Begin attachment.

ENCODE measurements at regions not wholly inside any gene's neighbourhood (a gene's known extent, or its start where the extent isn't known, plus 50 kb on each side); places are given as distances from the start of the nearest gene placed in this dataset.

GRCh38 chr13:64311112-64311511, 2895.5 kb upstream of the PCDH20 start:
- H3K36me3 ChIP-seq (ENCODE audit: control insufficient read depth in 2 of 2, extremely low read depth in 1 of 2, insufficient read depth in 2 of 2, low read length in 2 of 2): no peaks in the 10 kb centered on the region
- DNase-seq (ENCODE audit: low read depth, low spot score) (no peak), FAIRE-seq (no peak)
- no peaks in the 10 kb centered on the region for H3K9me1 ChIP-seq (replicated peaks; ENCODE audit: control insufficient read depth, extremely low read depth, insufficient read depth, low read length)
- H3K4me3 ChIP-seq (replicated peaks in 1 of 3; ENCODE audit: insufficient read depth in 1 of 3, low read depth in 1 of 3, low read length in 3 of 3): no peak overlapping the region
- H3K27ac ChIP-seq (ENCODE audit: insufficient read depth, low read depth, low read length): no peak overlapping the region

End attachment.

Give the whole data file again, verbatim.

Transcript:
ENCODE measurements at regions not wholly inside any gene's neighbourhood (a gene's known extent, or its start where the extent isn't known, plus 50 kb on each side); places are given as distances from the start of the nearest gene placed in this dataset.

GRCh38 chr13:64311112-64311511, 2895.5 kb upstream of the PCDH20 start:
- H3K36me3 ChIP-seq (ENCODE audit: control insufficient read depth in 2 of 2, extremely low read depth in 1 of 2, insufficient read depth in 2 of 2, low read length in 2 of 2): no peaks in the 10 kb centered on the region
- DNase-seq (ENCODE audit: low read depth, low spot score) (no peak), FAIRE-seq (no peak)
- no peaks in the 10 kb centered on the region for H3K9me1 ChIP-seq (replicated peaks; ENCODE audit: control insufficient read depth, extremely low read depth, insufficient read depth, low read length)
- H3K4me3 ChIP-seq (replicated peaks in 1 of 3; ENCODE audit: insufficient read depth in 1 of 3, low read depth in 1 of 3, low read length in 3 of 3): no peak overlapping the region
- H3K27ac ChIP-seq (ENCODE audit: insufficient read depth, low read depth, low read length): no peak overlapping the region